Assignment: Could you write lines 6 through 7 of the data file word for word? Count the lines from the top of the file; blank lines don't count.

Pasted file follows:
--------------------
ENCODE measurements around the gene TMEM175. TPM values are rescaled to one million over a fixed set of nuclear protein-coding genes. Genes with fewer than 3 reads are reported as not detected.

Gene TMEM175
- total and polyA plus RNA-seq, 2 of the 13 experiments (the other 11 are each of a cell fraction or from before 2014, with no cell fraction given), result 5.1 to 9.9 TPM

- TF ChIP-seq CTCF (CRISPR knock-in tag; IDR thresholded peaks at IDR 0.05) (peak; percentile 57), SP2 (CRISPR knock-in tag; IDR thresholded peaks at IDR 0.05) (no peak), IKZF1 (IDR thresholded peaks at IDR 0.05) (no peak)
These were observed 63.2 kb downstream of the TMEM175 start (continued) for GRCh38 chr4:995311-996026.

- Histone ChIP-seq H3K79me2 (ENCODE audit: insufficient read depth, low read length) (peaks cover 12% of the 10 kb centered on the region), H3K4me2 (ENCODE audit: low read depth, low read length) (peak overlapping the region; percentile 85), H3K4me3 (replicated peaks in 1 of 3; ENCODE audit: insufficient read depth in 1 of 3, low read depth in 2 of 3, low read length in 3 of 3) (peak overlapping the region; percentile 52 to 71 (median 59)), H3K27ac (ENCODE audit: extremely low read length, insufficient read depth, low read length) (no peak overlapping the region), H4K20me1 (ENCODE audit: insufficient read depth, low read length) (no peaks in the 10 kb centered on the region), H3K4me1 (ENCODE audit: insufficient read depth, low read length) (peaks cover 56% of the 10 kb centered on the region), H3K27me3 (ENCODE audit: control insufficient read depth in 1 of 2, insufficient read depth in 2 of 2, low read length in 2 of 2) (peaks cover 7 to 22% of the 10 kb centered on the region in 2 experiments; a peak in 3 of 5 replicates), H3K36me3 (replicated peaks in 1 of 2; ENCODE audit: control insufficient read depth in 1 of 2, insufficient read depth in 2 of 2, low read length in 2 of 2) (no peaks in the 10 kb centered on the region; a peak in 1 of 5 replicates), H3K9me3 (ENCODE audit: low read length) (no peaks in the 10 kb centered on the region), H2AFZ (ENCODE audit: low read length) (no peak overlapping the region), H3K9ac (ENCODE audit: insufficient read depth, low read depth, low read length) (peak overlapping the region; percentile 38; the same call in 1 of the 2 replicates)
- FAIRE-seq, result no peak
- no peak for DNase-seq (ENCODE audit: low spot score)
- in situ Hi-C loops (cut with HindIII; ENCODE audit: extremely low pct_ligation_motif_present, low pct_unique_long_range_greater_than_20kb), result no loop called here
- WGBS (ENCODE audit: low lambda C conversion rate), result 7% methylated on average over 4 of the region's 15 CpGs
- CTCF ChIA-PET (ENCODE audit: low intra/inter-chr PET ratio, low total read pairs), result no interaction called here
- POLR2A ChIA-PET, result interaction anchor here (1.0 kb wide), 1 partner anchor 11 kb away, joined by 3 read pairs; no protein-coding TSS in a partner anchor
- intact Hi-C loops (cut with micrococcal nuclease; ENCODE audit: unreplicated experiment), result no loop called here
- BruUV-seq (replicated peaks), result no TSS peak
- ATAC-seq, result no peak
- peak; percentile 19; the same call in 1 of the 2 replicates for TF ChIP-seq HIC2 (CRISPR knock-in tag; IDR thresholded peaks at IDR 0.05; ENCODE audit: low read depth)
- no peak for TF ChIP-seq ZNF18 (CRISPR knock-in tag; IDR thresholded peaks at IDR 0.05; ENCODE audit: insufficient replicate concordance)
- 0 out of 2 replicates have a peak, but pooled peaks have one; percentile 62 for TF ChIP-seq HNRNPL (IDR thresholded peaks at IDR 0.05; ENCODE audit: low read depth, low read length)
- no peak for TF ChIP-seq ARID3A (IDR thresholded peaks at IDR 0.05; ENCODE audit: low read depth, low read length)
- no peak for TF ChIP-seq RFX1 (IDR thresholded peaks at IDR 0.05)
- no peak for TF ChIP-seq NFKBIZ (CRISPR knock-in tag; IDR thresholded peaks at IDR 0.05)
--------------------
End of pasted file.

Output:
- Histone ChIP-seq H3K79me2 (ENCODE audit: insufficient read depth, low read length) (peaks cover 12% of the 10 kb centered on the region), H3K4me2 (ENCODE audit: low read depth, low read length) (peak overlapping the region; percentile 85), H3K4me3 (replicated peaks in 1 of 3; ENCODE audit: insufficient read depth in 1 of 3, low read depth in 2 of 3, low read length in 3 of 3) (peak overlapping the region; percentile 52 to 71 (median 59)), H3K27ac (ENCODE audit: extremely low read length, insufficient read depth, low read length) (no peak overlapping the region), H4K20me1 (ENCODE audit: insufficient read depth, low read length) (no peaks in the 10 kb centered on the region), H3K4me1 (ENCODE audit: insufficient read depth, low read length) (peaks cover 56% of the 10 kb centered on the region), H3K27me3 (ENCODE audit: control insufficient read depth in 1 of 2, insufficient read depth in 2 of 2, low read length in 2 of 2) (peaks cover 7 to 22% of the 10 kb centered on the region in 2 experiments; a peak in 3 of 5 replicates), H3K36me3 (replicated peaks in 1 of 2; ENCODE audit: control insufficient read depth in 1 of 2, insufficient read depth in 2 of 2, low read length in 2 of 2) (no peaks in the 10 kb centered on the region; a peak in 1 of 5 replicates), H3K9me3 (ENCODE audit: low read length) (no peaks in the 10 kb centered on the region), H2AFZ (ENCODE audit: low read length) (no peak overlapping the region), H3K9ac (ENCODE audit: insufficient read depth, low read depth, low read length) (peak overlapping the region; percentile 38; the same call in 1 of the 2 replicates)
- FAIRE-seq, result no peak